LAFAYETTE -- The next time you venture into the Lafayette library to peruse the stacks or participate in a community program, look out for giraffes, orphan dogs and a cool, clever matchmaker.
The Lafayette Library and Learning Center Foundation has selected Walnut Creek resident Beth Needel as its new executive director. She succeeds Kathy Merchant, who led the foundation during the construction of the state-of-the-art library building at Mt. Diablo Boulevard and First Street.
Needel is now tasked with carrying the organization into the future.
Arriving with collaborative fundraising and programming expertise from her work with Barnes & Noble, Tony La Russa's Animal Rescue Foundation, and the Oakland Zoo, Needel impressed Senior Librarian Vickie Sciacca as a "best fit" during the monthlong interview process.
"She is extremely bright, understands the dynamics of developing and leading nonprofit organizations, and has a style that is fresh and absolutely genuine," Sciacca said, while stressing the importance of adaptability in a community with evolving needs and interests.
Foundation Board President Caity Meaney Burrows said Needel stood out among the candidates as inquisitive, insightful and a "thoughtful strategist" capable of "integrating the library into the fabric of the community."
In an interview. Needel presents a stately, gently intelligent profile -- much like the beloved giraffes she will continue to care for as a volunteer at the Oakland Zoo.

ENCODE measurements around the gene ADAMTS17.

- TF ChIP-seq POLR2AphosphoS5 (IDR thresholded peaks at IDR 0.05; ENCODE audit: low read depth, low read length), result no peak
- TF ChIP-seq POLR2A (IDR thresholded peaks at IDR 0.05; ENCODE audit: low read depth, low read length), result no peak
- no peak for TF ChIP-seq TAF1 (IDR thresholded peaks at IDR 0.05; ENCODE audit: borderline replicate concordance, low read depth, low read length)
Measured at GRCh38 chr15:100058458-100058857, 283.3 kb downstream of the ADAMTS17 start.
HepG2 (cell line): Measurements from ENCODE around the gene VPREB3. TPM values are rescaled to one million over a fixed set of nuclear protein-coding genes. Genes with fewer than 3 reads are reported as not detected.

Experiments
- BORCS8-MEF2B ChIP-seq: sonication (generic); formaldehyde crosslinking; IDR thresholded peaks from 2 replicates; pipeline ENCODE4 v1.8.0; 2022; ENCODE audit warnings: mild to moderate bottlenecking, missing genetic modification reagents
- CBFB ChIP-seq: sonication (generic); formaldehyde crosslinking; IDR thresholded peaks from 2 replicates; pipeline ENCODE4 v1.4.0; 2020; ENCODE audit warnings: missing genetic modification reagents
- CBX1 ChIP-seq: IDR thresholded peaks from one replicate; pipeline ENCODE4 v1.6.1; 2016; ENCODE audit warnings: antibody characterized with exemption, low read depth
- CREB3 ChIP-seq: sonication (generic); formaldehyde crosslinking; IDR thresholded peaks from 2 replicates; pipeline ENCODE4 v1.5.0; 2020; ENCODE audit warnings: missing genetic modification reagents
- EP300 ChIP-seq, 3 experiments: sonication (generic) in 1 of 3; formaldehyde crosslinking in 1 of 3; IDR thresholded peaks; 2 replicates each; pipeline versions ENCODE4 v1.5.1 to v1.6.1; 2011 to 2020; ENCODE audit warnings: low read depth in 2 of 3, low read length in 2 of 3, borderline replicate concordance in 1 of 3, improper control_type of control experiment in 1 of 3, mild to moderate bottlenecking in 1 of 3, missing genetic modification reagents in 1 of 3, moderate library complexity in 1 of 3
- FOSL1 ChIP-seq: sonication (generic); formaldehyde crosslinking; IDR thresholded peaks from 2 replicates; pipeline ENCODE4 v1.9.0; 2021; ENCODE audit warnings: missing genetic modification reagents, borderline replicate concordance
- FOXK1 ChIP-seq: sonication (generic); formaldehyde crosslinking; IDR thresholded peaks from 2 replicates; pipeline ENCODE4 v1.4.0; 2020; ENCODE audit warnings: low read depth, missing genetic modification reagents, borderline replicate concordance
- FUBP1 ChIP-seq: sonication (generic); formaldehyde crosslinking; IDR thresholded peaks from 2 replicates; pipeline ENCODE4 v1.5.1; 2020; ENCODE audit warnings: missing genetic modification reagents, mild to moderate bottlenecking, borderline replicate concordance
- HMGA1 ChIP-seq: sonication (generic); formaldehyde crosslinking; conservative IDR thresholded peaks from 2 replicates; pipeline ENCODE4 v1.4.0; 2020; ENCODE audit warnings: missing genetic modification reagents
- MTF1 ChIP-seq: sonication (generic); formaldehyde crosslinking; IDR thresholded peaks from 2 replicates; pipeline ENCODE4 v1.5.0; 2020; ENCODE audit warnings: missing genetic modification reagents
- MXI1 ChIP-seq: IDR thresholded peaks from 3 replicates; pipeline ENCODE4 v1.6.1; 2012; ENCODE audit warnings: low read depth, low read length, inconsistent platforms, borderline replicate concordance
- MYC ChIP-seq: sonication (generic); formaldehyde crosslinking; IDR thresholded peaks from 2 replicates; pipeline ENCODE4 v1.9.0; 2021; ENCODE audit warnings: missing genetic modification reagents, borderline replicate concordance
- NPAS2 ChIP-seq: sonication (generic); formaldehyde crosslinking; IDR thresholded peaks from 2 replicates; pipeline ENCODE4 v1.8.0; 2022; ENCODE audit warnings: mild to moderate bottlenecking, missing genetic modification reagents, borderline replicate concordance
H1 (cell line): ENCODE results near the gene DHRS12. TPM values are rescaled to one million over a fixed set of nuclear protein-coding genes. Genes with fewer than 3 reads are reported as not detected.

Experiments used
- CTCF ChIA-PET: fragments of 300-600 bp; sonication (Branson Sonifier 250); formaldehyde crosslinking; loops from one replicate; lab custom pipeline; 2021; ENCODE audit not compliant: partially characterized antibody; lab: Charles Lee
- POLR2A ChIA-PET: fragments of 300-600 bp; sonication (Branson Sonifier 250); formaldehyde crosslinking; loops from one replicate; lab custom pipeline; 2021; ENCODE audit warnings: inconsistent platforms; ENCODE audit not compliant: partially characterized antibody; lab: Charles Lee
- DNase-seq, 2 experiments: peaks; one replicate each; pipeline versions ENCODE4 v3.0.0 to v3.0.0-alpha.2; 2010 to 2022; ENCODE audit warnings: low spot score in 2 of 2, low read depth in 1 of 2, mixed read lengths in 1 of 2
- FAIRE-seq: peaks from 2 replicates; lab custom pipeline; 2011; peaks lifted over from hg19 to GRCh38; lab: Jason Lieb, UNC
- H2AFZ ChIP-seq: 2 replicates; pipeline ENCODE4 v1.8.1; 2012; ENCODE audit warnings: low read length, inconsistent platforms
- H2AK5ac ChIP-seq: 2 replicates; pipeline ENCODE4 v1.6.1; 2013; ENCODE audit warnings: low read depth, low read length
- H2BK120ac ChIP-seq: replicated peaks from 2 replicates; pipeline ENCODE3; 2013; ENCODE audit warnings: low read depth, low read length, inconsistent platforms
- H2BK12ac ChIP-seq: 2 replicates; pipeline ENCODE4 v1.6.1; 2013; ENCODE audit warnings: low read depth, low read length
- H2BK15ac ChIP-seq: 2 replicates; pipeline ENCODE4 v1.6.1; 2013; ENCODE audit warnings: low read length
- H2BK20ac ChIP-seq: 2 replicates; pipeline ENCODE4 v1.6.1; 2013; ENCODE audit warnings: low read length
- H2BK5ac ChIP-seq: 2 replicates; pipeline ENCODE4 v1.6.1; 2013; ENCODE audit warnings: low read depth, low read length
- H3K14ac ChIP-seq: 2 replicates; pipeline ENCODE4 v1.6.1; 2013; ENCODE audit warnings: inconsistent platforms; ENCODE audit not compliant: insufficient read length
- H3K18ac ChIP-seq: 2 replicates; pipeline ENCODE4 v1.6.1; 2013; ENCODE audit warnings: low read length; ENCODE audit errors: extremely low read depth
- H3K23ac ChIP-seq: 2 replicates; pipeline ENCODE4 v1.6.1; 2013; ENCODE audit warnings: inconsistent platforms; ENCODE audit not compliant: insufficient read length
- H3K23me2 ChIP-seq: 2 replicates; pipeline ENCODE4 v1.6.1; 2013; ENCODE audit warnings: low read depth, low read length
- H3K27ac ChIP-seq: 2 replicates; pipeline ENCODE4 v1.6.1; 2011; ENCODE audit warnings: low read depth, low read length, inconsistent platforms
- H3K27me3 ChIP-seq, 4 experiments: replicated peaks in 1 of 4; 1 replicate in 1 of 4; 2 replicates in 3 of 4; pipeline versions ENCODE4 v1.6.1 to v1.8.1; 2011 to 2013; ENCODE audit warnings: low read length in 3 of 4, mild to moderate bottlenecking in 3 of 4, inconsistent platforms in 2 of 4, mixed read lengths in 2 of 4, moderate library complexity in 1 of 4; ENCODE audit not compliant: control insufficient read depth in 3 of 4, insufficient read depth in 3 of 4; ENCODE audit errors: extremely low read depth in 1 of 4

"I'm tall, like they are, but my tongue's not nearly as dexterous," she says, smiling and admitting to a soft spot for animals. "We have three dogs and three cats in our home, which is low -- if you work in animal rescue, you foster."
Needel grew up in Chicago, "living" at libraries and "eating" her way through favorites books like the Pippi Longstocking stories, Helen Keller's biography and countless mysteries. She moved to Walnut Creek in 1989 and recalls exactly where she was one month after arriving in California.
"I was putting the last book on my bookshelves when the Loma Prieta earthquake hit," she says. "What did that teach me? I learned I had to find a better way to keep books on the shelf."
Such practicality is important, but Needel says maintaining an organization's long-term viability is all about relationships. And it's about compassion, which comes out when she glimpses a child, far across the library, shelving books.
Surprised by her sudden emotion, she impatiently wipes a few tears away and says, "When I came here, I didn't know anyone and had a young son and a husband who traveled. Working for nonprofits created community and as I shared their core values ... it created relationships."
Needel especially enjoyed establishing interactive programs, where authors met readers, seniors engaged with youths and troubled kids domesticated animals and learned lessons of discipline from the experience. As Capital Campaign and Grants Manager for Oakland Zoo, she raised funds for the successful construction of a new veterinary hospital, a biodiversity center and support for the California Trail project. She says her eagerness to work with a diverse community and her excitement about libraries' changing role -- becoming as much a community center as a place to find books -- won her the job.
For now, Needel is listening to ideas from staff and the public, and examining programs for what works and what doesn't reflect patron's current interests. She believes the library foundation's consortium partnerships have unlimited potential.
"My ideas will start spilling, but it's not just my view that counts," she said. "It's all the people circling, a collective view."